Chemo number 19 down this afternoon! I’ve been getting chemo every three weeks since November 2020 and we are so very thankful I’m still going strong. Nineteen rounds, over a year … this is worth celebrating!
Some people are afraid of chemo and / or very reluctant to take it. Chemo is way easier than it used to be. Everyone is unique and chemo affects everyone uniquely so why not give it a try? I’m finding it’s doable, even after a year, even after eight years of cancer treatments. Every three weeks there are several days when I’m very tired, and there are a few other side effects. This is hard but not too hard with plans in place and a good support team. I started chemo with the hope that there would be a new treatment, a clinical trial ready for me maybe even as soon as last summer. I keep hanging on, hoping for research to come through for me and others like me. More research means more survivors and better survivorship.
So many of us are making the most of the gift of time we are being given, doing our best to live well with lung cancer and/or other kinds of cancer, reach more milestones, make more memories. I work hard at advocacy and supporting people diagnosed with lung cancer and other kinds of cancers because I know it really matters and it makes a difference.
Chemo can bring a mental and / or emotional battle as well as a physical battle. I remember well the very first time I had chemo, back in December 2013, five days after I was diagnosed with stage four lung cancer. I had worked so hard to take good care of my body by living an active life, eating healthy, and using only natural, toxin-free products, and here I was at the cancer centre to have a hole poked in my arm to inject toxic chemotherapy. I cried. I still find this process challenging, but I know it’s worth it because although it brings some harm to my body, it’s kicking cancer to the curb. Every scan this year has been good news that the cancer is stable or slightly smaller. So thankful! Definitely worth it!
After eight years of constant treatments (mostly targeted therapies which are generally much easier on people than chemotherapy is) like so many others I’ve suffered a long list of treatment-related side effects, many of which have lasted through these eight years. Like many other people I have experienced nerve damage, especially to the hands and feet, hearing loss, vision changes, skin problems, digestive issues, changes to nails and hair, and many other things. Survivorship is good and it can bring challenges.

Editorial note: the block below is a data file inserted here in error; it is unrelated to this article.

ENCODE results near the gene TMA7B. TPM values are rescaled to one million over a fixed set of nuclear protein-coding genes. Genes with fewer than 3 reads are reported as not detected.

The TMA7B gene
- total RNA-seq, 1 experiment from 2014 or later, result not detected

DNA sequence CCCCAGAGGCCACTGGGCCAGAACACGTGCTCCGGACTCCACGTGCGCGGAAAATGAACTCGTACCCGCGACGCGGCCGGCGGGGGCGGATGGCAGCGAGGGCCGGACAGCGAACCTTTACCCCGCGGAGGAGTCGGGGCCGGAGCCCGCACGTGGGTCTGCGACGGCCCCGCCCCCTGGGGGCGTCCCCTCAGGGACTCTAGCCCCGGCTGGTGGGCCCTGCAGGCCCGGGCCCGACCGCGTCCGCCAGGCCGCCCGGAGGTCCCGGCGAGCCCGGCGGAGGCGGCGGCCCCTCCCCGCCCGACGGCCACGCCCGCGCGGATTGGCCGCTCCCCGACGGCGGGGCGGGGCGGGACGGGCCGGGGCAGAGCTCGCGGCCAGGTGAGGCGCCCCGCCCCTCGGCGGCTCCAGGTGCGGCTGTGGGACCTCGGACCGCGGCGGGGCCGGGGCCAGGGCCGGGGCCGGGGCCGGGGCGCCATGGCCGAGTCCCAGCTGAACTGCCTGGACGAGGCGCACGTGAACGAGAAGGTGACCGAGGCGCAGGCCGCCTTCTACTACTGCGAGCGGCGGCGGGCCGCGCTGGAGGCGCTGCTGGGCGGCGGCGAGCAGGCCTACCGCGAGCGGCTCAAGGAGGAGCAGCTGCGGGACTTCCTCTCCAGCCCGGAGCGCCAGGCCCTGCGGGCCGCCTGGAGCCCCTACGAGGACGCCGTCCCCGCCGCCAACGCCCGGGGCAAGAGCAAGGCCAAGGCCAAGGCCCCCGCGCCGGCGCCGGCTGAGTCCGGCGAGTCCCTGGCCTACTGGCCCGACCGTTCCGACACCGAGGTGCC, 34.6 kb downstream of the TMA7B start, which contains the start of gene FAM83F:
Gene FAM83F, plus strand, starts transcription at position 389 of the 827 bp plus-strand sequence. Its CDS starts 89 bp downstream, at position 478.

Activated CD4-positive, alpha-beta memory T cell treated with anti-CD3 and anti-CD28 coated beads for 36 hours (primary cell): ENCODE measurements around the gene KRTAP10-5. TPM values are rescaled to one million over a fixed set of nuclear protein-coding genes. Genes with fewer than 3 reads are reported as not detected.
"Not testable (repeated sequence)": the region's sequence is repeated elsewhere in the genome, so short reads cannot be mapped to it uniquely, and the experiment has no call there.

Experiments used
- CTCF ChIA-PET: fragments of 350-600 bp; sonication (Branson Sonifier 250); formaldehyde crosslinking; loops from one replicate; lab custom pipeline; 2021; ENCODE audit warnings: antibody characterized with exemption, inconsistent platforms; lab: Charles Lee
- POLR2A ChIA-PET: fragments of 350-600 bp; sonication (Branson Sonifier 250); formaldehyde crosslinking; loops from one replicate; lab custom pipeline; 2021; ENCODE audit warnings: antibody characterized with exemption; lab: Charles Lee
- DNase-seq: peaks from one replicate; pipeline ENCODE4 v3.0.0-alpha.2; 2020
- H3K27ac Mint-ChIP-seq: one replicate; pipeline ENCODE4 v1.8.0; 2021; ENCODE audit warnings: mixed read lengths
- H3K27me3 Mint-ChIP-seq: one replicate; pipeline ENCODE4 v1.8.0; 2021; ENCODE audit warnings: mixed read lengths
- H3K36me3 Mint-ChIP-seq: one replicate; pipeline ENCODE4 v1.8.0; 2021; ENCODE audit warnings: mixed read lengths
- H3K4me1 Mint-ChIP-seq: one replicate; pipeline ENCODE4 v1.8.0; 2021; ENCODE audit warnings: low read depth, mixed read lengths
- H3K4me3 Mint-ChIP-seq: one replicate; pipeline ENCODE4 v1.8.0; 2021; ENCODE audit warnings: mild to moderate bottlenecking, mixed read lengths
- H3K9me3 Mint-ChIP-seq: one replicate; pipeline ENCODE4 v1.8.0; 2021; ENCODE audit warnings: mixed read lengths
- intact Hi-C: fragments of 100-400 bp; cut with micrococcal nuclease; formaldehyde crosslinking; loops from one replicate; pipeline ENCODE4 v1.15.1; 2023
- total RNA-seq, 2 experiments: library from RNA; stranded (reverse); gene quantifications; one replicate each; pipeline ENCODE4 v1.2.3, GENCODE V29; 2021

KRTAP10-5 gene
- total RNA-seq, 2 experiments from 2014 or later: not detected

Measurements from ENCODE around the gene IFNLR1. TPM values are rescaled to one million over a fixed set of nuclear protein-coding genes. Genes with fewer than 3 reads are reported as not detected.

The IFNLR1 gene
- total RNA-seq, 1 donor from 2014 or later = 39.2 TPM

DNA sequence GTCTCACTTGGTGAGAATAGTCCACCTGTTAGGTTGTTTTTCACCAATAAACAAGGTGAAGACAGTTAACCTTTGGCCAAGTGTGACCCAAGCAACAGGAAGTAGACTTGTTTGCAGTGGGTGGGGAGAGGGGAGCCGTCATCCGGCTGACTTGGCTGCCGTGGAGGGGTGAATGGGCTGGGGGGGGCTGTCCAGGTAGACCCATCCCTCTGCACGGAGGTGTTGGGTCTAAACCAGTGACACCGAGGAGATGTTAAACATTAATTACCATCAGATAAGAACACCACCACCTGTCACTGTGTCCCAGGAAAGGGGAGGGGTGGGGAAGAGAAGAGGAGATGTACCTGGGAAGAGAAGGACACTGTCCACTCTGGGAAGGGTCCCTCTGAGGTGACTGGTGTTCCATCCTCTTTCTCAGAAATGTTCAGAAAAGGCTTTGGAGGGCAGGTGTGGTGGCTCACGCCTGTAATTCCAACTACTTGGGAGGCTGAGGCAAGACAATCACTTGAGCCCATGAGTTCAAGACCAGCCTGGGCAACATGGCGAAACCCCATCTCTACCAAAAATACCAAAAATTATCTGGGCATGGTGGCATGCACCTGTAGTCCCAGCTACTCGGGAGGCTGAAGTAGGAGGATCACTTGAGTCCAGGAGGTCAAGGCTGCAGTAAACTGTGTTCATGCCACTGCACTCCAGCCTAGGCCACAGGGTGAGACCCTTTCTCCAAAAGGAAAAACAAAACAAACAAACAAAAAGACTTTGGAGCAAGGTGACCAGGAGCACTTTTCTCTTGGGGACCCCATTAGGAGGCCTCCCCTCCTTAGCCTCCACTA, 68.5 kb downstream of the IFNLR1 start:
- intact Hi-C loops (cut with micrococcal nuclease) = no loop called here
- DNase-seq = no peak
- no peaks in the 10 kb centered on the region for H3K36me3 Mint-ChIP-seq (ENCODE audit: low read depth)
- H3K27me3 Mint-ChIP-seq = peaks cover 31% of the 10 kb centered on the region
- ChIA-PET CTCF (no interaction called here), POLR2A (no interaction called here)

I’m very thankful for over a year of chemotherapy which has helped bring my total up to eight years of stage four cancer survivorship. With so many others affected by lung cancer and other cancers, we hold onto hope for a clinical trial or other form of new treatment that will work for us and keep us going strong for years. I know beyond a shadow of doubt that things can change in the blink of an eye! Having lived in Ottawa Canada most of my life, I’ve seen Winter melt into Spring each year and this helps reinvigorate hope and faith! Yesterday I drove into the Cancer Centre for blood work through such ice and snow that had to use my memory and imagination to figure out where the street lanes were. Today it was mostly melted, the sun was shining and the temperature was a balmy 14 degrees Celcius (57 degrees Fahrenheit) with a beautiful breeze! Such a gorgeous and rare weather experience for December in Ottawa Canada!
I got back home in time to see a lovely friend from church who brought a five-day feast (from her and two other dear souls) for the kids and me, then a few calls and messages from caring, supportive friends. Grateful for many kind friends who make being on chemotherapy so much more doable. It takes a team. We all need support. So much to be thankful for!
Nineteen rounds down and hoping for much more research and many more treatment options for people facing cancer!